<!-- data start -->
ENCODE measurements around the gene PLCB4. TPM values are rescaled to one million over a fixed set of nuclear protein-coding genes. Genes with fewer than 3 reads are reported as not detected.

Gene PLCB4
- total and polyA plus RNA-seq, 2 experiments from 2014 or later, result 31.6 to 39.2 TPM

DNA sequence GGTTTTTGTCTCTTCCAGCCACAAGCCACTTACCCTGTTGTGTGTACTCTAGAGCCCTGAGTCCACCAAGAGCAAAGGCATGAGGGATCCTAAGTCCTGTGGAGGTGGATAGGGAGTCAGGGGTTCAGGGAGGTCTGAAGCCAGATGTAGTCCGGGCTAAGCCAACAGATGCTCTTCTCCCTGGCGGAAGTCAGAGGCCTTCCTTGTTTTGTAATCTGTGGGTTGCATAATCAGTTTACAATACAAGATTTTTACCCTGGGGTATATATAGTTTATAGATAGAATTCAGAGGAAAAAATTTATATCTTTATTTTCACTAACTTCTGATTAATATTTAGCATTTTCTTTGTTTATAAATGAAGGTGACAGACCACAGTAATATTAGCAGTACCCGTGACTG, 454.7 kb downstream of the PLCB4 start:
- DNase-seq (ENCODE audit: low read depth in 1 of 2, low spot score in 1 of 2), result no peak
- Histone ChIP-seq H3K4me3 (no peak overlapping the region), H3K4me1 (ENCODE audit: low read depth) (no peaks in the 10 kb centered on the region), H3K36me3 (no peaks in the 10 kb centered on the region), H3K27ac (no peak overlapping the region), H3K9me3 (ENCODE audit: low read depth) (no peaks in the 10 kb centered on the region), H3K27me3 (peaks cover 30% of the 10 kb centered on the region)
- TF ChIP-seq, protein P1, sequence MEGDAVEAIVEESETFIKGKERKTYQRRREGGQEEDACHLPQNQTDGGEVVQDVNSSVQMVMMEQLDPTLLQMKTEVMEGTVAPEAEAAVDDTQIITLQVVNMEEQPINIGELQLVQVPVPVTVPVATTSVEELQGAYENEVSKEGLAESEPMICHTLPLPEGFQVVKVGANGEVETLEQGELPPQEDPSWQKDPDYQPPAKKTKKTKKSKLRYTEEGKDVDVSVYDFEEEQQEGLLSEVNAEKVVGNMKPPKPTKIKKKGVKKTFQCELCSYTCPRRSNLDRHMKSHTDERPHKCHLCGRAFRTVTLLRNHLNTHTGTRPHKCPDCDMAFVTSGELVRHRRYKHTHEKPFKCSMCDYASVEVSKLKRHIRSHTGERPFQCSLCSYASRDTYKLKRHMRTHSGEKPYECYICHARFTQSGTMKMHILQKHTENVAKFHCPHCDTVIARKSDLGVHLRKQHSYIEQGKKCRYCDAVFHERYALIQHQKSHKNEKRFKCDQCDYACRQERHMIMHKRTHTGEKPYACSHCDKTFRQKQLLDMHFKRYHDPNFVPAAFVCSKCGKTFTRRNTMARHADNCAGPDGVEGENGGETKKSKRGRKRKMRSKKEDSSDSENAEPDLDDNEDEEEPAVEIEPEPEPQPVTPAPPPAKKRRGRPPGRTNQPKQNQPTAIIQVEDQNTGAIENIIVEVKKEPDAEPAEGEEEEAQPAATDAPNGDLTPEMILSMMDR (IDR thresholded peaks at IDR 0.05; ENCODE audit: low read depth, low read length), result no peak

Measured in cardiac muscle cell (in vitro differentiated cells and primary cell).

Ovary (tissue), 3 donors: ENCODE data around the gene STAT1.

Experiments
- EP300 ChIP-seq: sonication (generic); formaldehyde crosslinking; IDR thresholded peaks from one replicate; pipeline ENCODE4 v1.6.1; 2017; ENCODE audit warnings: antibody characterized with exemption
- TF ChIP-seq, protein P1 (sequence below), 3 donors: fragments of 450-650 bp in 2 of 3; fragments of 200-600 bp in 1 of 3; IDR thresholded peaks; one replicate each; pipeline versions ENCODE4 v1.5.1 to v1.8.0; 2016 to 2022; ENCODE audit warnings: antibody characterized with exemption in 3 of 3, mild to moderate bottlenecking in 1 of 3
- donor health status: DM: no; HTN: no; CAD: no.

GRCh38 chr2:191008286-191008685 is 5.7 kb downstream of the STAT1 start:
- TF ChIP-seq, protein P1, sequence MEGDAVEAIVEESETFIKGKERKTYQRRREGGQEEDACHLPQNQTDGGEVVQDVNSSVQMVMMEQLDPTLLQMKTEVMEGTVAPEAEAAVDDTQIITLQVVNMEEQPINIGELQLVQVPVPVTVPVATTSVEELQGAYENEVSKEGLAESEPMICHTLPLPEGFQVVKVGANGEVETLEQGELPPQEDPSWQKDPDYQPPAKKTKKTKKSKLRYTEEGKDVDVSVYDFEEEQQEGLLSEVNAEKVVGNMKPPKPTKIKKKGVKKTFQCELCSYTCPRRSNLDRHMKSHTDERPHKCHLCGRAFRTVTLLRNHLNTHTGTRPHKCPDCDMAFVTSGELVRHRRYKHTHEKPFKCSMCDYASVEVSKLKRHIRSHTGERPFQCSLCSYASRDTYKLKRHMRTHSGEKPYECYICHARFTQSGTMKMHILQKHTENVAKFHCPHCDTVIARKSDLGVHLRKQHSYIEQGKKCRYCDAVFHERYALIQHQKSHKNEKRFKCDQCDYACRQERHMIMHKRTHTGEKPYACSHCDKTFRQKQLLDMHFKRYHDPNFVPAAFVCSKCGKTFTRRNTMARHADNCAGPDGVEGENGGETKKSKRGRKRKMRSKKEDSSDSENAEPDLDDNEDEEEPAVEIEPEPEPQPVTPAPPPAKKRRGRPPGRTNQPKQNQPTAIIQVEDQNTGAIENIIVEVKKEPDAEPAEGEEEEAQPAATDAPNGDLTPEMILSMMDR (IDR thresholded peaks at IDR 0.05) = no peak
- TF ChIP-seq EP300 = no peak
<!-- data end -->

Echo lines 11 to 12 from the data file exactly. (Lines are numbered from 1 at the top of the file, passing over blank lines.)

- EP300 ChIP-seq: sonication (generic); formaldehyde crosslinking; IDR thresholded peaks from one replicate; pipeline ENCODE4 v1.6.1; 2017; ENCODE audit warnings: antibody characterized with exemption
- TF ChIP-seq, protein P1 (sequence below), 3 donors: fragments of 450-650 bp in 2 of 3; fragments of 200-600 bp in 1 of 3; IDR thresholded peaks; one replicate each; pipeline versions ENCODE4 v1.5.1 to v1.8.0; 2016 to 2022; ENCODE audit warnings: antibody characterized with exemption in 3 of 3, mild to moderate bottlenecking in 1 of 3